If you want NOTAMs you can just go to FAA's pilotweb, this link might work or you can search. Holy cow SFO has a lot of NOTAMS to read about.
!SFO 07/047 SFO RWY 10R/28L CLSD WEF 1307062309
!SFO 07/046 SFO RWY 28L PAPI OTS WEF 1307062219
The PAPI (precision approach whatever indicator or something) was marked out on the 6th at 2219 and the runways (not all listed above) formally closed at 2309. I think that is after the crash UTC time?
Now according to this NOTAM
!SFO 06/003 SFO RWY 28R ALS OTS WEF 1306011400-1308222359
They've been screwing around with the ALS lights for like 5 weeks now as per the daily news story. The ALS is mostly to light the place up at night, make sure you can line up on the correct runway (L or R) and most importantly in the USA this has the decision bar, if the weather is so poor that you can't see the decision bar, its too poor to continue the approach. I'm told the weather was beautiful during the crash, so I don't think the decision bar being rebuilt or whatever had much if anything to do with the crash.
Something I don't understand about ALS on an airport by an ocean (not exactly a problem where I live) is how they mount the decision bar and its little friends. Its going to be quite a distance from the end of the runway and some runways seem to go right up to the sea, so piers out in the ocean or something? If they hit the SFO ALS that would imply the plane would be well offshore under water.
The ALS, aside maybe from some wiring, is probably not any more or less messed up by the crash than anything else's power wiring. I could imagine a plane running off the runway into the PAPI and that would be about the end of that PAPI, or at least it'll have to be aligned.
I'm not a pilot; once I have spare money and time (and enough to fly monthly to keep current), probably.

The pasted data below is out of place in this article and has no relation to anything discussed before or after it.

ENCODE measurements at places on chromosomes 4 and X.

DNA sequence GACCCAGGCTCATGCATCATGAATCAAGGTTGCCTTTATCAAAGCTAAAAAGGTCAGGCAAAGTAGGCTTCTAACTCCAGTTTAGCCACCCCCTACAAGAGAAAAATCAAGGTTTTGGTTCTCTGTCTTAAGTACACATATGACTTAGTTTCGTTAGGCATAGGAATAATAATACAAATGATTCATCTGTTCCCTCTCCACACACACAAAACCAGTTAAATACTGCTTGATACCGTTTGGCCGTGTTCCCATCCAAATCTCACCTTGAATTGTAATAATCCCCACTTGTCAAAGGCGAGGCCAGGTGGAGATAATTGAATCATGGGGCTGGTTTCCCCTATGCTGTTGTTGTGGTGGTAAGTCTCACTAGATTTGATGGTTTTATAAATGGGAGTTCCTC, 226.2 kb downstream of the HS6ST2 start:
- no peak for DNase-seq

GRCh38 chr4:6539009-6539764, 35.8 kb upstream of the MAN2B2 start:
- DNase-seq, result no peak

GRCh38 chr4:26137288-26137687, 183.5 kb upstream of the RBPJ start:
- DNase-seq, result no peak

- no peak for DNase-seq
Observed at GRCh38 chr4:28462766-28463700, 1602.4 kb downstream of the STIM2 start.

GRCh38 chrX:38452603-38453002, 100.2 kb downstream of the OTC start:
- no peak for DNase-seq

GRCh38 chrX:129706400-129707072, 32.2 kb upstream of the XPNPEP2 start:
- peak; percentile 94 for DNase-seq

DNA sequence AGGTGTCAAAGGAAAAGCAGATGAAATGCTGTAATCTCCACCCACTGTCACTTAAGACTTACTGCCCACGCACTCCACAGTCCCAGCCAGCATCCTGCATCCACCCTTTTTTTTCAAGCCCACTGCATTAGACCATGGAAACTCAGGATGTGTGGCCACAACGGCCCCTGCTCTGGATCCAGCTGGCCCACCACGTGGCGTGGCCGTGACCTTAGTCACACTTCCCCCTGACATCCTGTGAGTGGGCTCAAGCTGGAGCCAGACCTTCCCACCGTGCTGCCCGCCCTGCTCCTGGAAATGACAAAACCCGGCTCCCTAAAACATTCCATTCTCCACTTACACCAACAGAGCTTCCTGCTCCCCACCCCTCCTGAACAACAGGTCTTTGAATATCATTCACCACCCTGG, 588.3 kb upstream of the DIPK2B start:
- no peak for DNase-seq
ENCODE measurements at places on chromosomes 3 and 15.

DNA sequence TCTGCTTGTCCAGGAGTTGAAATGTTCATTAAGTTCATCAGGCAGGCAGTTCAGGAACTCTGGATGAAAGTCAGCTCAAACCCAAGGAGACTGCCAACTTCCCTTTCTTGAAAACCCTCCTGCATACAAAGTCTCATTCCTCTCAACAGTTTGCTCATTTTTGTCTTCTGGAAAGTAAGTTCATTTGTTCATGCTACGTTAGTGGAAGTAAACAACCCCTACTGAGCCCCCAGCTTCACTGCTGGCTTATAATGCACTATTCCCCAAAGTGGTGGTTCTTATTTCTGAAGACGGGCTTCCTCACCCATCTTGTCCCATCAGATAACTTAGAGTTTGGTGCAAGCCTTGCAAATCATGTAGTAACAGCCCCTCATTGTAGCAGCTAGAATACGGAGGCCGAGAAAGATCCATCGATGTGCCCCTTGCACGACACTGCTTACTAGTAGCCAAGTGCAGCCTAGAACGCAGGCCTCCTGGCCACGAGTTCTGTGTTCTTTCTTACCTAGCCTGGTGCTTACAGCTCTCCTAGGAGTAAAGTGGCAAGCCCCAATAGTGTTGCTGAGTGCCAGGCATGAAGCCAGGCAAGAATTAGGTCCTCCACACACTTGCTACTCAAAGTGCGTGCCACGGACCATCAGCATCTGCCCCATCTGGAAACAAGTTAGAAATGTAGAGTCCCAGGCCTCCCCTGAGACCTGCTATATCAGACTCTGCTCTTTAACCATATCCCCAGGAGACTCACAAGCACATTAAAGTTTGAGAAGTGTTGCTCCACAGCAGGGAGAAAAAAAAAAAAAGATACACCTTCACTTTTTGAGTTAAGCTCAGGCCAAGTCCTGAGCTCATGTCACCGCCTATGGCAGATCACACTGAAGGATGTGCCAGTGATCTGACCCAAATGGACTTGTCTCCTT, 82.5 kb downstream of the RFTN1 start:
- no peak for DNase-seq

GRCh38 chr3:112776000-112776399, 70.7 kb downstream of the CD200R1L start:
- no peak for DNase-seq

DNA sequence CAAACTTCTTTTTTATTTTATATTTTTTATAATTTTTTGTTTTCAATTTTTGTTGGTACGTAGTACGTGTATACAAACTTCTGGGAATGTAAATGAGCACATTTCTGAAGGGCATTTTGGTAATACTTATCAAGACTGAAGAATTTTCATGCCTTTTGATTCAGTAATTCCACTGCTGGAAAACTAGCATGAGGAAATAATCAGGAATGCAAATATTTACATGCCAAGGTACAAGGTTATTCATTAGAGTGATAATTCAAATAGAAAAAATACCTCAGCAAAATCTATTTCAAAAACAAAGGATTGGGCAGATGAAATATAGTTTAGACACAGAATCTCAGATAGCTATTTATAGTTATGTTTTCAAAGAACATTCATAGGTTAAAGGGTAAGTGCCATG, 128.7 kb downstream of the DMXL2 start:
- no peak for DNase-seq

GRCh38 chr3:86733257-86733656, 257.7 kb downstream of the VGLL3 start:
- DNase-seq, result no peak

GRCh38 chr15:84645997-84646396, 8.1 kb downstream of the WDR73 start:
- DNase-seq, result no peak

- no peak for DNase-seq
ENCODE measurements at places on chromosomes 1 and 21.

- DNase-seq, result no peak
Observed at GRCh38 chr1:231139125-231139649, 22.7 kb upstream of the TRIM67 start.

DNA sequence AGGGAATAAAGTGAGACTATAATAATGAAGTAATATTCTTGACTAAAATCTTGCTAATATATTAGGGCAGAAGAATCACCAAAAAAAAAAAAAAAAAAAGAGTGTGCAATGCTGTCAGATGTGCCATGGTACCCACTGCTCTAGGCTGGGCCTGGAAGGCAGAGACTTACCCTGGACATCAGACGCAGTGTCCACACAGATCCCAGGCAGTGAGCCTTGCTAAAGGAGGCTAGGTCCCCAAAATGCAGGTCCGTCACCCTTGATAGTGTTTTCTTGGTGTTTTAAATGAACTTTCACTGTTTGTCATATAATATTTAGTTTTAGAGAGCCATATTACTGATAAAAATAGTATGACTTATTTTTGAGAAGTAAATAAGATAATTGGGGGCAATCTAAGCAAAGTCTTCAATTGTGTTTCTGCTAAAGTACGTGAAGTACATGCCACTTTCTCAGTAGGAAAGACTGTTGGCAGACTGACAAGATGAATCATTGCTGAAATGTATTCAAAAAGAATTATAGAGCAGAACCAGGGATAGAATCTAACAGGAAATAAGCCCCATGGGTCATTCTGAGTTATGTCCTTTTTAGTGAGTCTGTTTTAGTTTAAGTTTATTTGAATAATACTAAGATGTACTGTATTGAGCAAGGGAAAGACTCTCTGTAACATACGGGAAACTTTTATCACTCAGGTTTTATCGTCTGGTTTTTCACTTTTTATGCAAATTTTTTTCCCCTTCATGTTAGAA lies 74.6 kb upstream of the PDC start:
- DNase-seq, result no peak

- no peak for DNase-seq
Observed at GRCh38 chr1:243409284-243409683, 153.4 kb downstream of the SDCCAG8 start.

It's interesting reading about stuff like the "No Transgression Zone", though.
I've been telling myself that for decades and never quite had both at the same time. Often a great excess of one or the other. By the time I finally have both, I'll probably fail my medical with my luck. I did do ground school + a bit more on my own, and I've got a couple hours in the air with an instructor. I do some semi-serious sim flying for fun, mostly the X-Plane. If I ever get serious I'll already be pretty good at navigation, flight planning, reading approach plates, E6B use, METAR decoding, NOTAM decoding, etc.
There's a remarkable number of free electronic E6B apps for most phones. And some paid ones that are marginally better. I find my tablet to be quite helpful when "flying" although I also use old fashioned mechanical E6B... Figure $10 for a paper one that'll last "awhile" and $30 for a lifetime metal one.
The frontier of flight sims right now is no one does NOTAM simulation. Why not shut down some ground stuff occasionally, just like you can shut down aircraft systems and screw around with weather? It may be there's a sim out there that does this that I don't know about.
My dream (well, the realistic one) is to get a CH-801 STOL kit plane with a diesel engine so I can live in Central Washington and get to I-5 in a reasonable amount of time, although weather probably prevents that often. That's only $150k or so, which would be saved in taxes and property cost differential several times over.